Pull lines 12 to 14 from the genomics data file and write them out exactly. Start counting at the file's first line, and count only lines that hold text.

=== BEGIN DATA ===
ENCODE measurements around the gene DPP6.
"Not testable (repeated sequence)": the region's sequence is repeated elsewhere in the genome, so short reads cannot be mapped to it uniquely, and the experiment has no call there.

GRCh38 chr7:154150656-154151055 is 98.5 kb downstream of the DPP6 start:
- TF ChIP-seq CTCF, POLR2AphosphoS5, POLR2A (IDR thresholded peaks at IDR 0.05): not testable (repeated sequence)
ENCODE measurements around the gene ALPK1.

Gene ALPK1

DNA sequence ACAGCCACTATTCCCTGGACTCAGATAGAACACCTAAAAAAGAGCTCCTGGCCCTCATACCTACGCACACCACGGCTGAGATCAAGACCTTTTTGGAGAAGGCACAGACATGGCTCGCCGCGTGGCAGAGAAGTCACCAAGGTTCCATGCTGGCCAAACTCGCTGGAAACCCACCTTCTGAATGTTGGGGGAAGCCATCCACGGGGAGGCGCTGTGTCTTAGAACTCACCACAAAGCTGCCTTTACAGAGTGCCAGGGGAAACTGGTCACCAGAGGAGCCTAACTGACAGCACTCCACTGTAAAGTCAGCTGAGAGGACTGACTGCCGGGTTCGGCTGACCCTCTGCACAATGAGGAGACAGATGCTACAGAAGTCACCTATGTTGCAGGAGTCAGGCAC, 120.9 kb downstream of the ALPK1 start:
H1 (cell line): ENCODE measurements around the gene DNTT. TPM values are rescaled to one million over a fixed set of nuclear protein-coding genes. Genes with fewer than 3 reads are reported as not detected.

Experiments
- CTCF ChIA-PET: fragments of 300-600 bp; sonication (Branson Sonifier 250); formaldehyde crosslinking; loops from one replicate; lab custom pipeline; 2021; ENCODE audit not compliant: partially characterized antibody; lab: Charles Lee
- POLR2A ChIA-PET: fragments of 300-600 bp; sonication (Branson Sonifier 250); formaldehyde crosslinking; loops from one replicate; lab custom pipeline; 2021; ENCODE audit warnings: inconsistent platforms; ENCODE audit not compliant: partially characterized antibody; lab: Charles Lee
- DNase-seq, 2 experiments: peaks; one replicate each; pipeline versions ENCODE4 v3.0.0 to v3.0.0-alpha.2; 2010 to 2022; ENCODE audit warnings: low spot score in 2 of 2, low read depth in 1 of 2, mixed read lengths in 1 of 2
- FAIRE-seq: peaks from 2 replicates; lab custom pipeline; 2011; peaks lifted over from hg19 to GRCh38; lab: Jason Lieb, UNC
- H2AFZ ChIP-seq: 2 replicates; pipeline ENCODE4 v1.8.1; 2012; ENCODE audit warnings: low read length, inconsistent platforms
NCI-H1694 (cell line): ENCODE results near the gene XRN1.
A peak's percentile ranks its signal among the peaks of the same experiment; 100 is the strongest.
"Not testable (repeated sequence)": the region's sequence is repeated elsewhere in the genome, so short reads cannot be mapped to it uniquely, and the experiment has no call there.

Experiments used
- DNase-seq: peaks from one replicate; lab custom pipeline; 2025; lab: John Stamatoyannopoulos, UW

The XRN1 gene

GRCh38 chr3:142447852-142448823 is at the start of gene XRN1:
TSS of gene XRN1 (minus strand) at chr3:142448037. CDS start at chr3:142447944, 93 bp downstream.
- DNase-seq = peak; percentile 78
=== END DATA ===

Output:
- DNase-seq, 2 experiments: peaks; one replicate each; pipeline versions ENCODE4 v3.0.0 to v3.0.0-alpha.2; 2010 to 2022; ENCODE audit warnings: low spot score in 2 of 2, low read depth in 1 of 2, mixed read lengths in 1 of 2
- FAIRE-seq: peaks from 2 replicates; lab custom pipeline; 2011; peaks lifted over from hg19 to GRCh38; lab: Jason Lieb, UNC
- H2AFZ ChIP-seq: 2 replicates; pipeline ENCODE4 v1.8.1; 2012; ENCODE audit warnings: low read length, inconsistent platforms